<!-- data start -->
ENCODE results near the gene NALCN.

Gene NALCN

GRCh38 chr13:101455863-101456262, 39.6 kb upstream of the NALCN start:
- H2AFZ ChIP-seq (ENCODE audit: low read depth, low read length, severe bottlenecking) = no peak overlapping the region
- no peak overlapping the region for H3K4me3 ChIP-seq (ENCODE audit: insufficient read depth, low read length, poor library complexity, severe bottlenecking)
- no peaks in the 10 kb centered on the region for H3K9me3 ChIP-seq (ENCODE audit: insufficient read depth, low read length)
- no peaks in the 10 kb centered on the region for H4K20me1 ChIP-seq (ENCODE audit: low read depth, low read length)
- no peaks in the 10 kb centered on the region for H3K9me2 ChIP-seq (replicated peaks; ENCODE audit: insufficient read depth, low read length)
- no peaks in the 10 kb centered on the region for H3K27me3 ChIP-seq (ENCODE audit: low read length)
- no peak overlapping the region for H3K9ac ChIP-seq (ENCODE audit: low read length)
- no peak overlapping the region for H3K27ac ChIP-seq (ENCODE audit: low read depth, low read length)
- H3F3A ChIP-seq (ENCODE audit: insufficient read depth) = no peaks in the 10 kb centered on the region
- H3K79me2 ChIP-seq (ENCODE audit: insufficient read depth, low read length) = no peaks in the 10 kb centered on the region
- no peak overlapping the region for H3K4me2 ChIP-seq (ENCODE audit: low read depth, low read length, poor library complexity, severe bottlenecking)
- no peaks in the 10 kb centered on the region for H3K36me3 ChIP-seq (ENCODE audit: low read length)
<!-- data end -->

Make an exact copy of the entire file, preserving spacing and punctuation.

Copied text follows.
ENCODE results near the gene NALCN.

Gene NALCN

GRCh38 chr13:101455863-101456262, 39.6 kb upstream of the NALCN start:
- H2AFZ ChIP-seq (ENCODE audit: low read depth, low read length, severe bottlenecking) = no peak overlapping the region
- no peak overlapping the region for H3K4me3 ChIP-seq (ENCODE audit: insufficient read depth, low read length, poor library complexity, severe bottlenecking)
- no peaks in the 10 kb centered on the region for H3K9me3 ChIP-seq (ENCODE audit: insufficient read depth, low read length)
- no peaks in the 10 kb centered on the region for H4K20me1 ChIP-seq (ENCODE audit: low read depth, low read length)
- no peaks in the 10 kb centered on the region for H3K9me2 ChIP-seq (replicated peaks; ENCODE audit: insufficient read depth, low read length)
- no peaks in the 10 kb centered on the region for H3K27me3 ChIP-seq (ENCODE audit: low read length)
- no peak overlapping the region for H3K9ac ChIP-seq (ENCODE audit: low read length)
- no peak overlapping the region for H3K27ac ChIP-seq (ENCODE audit: low read depth, low read length)
- H3F3A ChIP-seq (ENCODE audit: insufficient read depth) = no peaks in the 10 kb centered on the region
- H3K79me2 ChIP-seq (ENCODE audit: insufficient read depth, low read length) = no peaks in the 10 kb centered on the region
- no peak overlapping the region for H3K4me2 ChIP-seq (ENCODE audit: low read depth, low read length, poor library complexity, severe bottlenecking)
- no peaks in the 10 kb centered on the region for H3K36me3 ChIP-seq (ENCODE audit: low read length)